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Competitive Intelligence – A Selective Resource Guide – Updated December 2018

Posted by Marcus Zillman

Competitive Intelligence – A Selective Resource Guide – Updated December 2018
https://www.llrx.com/archives/subject/competitive-intelligence-a-selective-resource-guide/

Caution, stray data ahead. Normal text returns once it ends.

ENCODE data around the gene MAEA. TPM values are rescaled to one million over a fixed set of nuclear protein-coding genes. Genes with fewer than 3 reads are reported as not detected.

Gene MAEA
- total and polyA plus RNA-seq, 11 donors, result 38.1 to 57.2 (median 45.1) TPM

he accuracy and reliability of data, information, and research published on websites – whether they are hosted by federal, state and local government, corporations, academe, scholarly groups, news organizations, advocacy and professional associations, as well as individual, is subject to continuous review and evaluation to establish its accuracy, reliability and usefulness specific to the areas that pertain to your specific work. The requirements of many faceted work product, deliverables, assignments, publications, reports and specialized expert services demand that we in essence continually, rapidly, and effectively boil the vast ocean of knowledge that is in a continuous state of change. 2018 highlighted additional obstacles to researchers with the advancement of efforts to brand legitimate reporting, news and research resources as “fake” in an effort to marginalize, ring fence and demean publishers, journalists and researchers whose writing and work diverged from that of a prevailing force in American politics. As expert researchers, the clarion call of “fake news” heightened these challenges to our work, but also gave us opportunities to improve and expand critical skills and knowledge across a comprehensive range of sources. Our work is often time sensitive and yet it requires that we continuously practice effective examination of a broad and deep spectrum of information – to establish actionable facts. This work includes cross-checking data and routinely performing due diligence reviews on sources and publications which we cite and from which we source our operational work product. More than ever perhaps the Internet is a dynamic ecosystem – sites often change URLs, the subject matter, focus and perspective may be impacted for reasons that are financial, political or even personal, and ownership of sites may change, resulting in dramatic changes to the quality and reliability of a site’s content. With increasing frequency, sites go offline or merge/are subsumed into other sites, with little or no notification to users, even if they are subscription based. New sites and services pop up, and researchers are challenged to make quick determinations as to their value. However, we have just so many hours in our work day to identify and efficiently use tools and resources that support our ability to accurately meet the requirements of our customers, users, patrons, and readers. This guide remains focused on the requirements of multi-disciplinary subject matter researchers, a group of which I am a dedicated and a long standing member. This latest version of the guide includes dozens of updated links, deletion of sites that no longer exist , as well as numerous new, value added content. For 22 years, LLRX has not changed its URL and the webzine remains an independent, non-affiliated, one woman owned and edited publication. Please refer to this guide as a reliable resource on which you may depend and to which you will often refer as you engage in research, knowledge discovery, managing knowledge services, as well as an reliable resource for teaching and training programs. As always, I appreciate your suggestions to include additional sites and sources in this guide. Thank you – and may your research always shine light on the facts, regardless of any efforts to bury, obscure and diminish them. This will be added to Reference Resources Subject Tracer™. This will be added to World Wide Web Reference Subject Tracer™. This will be added to Business Intelligence Resources Subject Tracer™. This will be added to Entrepreneurial Resources Subject Tracer™. This will be added to the tools section of Research Resources Subject Tracer™

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